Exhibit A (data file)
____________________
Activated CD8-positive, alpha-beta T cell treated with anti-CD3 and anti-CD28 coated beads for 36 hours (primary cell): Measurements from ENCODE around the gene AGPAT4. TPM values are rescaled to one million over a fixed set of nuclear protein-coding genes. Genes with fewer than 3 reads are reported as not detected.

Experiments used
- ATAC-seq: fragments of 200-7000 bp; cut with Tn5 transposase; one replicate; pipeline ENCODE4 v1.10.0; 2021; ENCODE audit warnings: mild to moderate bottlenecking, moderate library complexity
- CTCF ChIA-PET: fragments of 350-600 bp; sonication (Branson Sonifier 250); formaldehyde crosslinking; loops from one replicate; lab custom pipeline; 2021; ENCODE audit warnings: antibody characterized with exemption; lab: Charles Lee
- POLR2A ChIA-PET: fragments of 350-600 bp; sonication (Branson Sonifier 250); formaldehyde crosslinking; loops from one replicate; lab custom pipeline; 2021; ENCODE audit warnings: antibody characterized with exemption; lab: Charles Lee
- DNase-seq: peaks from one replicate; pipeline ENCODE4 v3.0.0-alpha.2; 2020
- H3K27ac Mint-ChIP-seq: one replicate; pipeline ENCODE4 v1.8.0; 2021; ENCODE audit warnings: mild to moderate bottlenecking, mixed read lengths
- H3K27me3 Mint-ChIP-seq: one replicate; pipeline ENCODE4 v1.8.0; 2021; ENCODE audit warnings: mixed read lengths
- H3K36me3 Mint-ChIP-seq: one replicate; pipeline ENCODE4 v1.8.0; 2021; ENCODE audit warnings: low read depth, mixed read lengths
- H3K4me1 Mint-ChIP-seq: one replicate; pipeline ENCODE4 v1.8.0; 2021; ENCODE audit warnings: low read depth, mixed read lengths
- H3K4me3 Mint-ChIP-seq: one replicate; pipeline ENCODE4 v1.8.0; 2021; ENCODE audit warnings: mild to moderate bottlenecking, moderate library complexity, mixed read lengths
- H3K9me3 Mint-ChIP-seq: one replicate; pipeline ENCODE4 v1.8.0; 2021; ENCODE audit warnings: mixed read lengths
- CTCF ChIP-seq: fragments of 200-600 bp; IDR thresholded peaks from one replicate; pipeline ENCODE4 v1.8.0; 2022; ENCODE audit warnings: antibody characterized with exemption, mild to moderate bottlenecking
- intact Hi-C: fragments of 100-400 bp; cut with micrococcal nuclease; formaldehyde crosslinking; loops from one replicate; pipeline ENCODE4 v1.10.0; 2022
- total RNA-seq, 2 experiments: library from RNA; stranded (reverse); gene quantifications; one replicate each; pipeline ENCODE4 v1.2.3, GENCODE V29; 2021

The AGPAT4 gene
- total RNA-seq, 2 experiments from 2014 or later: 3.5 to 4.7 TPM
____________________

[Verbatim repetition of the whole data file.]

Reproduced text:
Activated CD8-positive, alpha-beta T cell treated with anti-CD3 and anti-CD28 coated beads for 36 hours (primary cell): Measurements from ENCODE around the gene AGPAT4. TPM values are rescaled to one million over a fixed set of nuclear protein-coding genes. Genes with fewer than 3 reads are reported as not detected.

Experiments used
- ATAC-seq: fragments of 200-7000 bp; cut with Tn5 transposase; one replicate; pipeline ENCODE4 v1.10.0; 2021; ENCODE audit warnings: mild to moderate bottlenecking, moderate library complexity
- CTCF ChIA-PET: fragments of 350-600 bp; sonication (Branson Sonifier 250); formaldehyde crosslinking; loops from one replicate; lab custom pipeline; 2021; ENCODE audit warnings: antibody characterized with exemption; lab: Charles Lee
- POLR2A ChIA-PET: fragments of 350-600 bp; sonication (Branson Sonifier 250); formaldehyde crosslinking; loops from one replicate; lab custom pipeline; 2021; ENCODE audit warnings: antibody characterized with exemption; lab: Charles Lee
- DNase-seq: peaks from one replicate; pipeline ENCODE4 v3.0.0-alpha.2; 2020
- H3K27ac Mint-ChIP-seq: one replicate; pipeline ENCODE4 v1.8.0; 2021; ENCODE audit warnings: mild to moderate bottlenecking, mixed read lengths
- H3K27me3 Mint-ChIP-seq: one replicate; pipeline ENCODE4 v1.8.0; 2021; ENCODE audit warnings: mixed read lengths
- H3K36me3 Mint-ChIP-seq: one replicate; pipeline ENCODE4 v1.8.0; 2021; ENCODE audit warnings: low read depth, mixed read lengths
- H3K4me1 Mint-ChIP-seq: one replicate; pipeline ENCODE4 v1.8.0; 2021; ENCODE audit warnings: low read depth, mixed read lengths
- H3K4me3 Mint-ChIP-seq: one replicate; pipeline ENCODE4 v1.8.0; 2021; ENCODE audit warnings: mild to moderate bottlenecking, moderate library complexity, mixed read lengths
- H3K9me3 Mint-ChIP-seq: one replicate; pipeline ENCODE4 v1.8.0; 2021; ENCODE audit warnings: mixed read lengths
- CTCF ChIP-seq: fragments of 200-600 bp; IDR thresholded peaks from one replicate; pipeline ENCODE4 v1.8.0; 2022; ENCODE audit warnings: antibody characterized with exemption, mild to moderate bottlenecking
- intact Hi-C: fragments of 100-400 bp; cut with micrococcal nuclease; formaldehyde crosslinking; loops from one replicate; pipeline ENCODE4 v1.10.0; 2022
- total RNA-seq, 2 experiments: library from RNA; stranded (reverse); gene quantifications; one replicate each; pipeline ENCODE4 v1.2.3, GENCODE V29; 2021

The AGPAT4 gene
- total RNA-seq, 2 experiments from 2014 or later: 3.5 to 4.7 TPM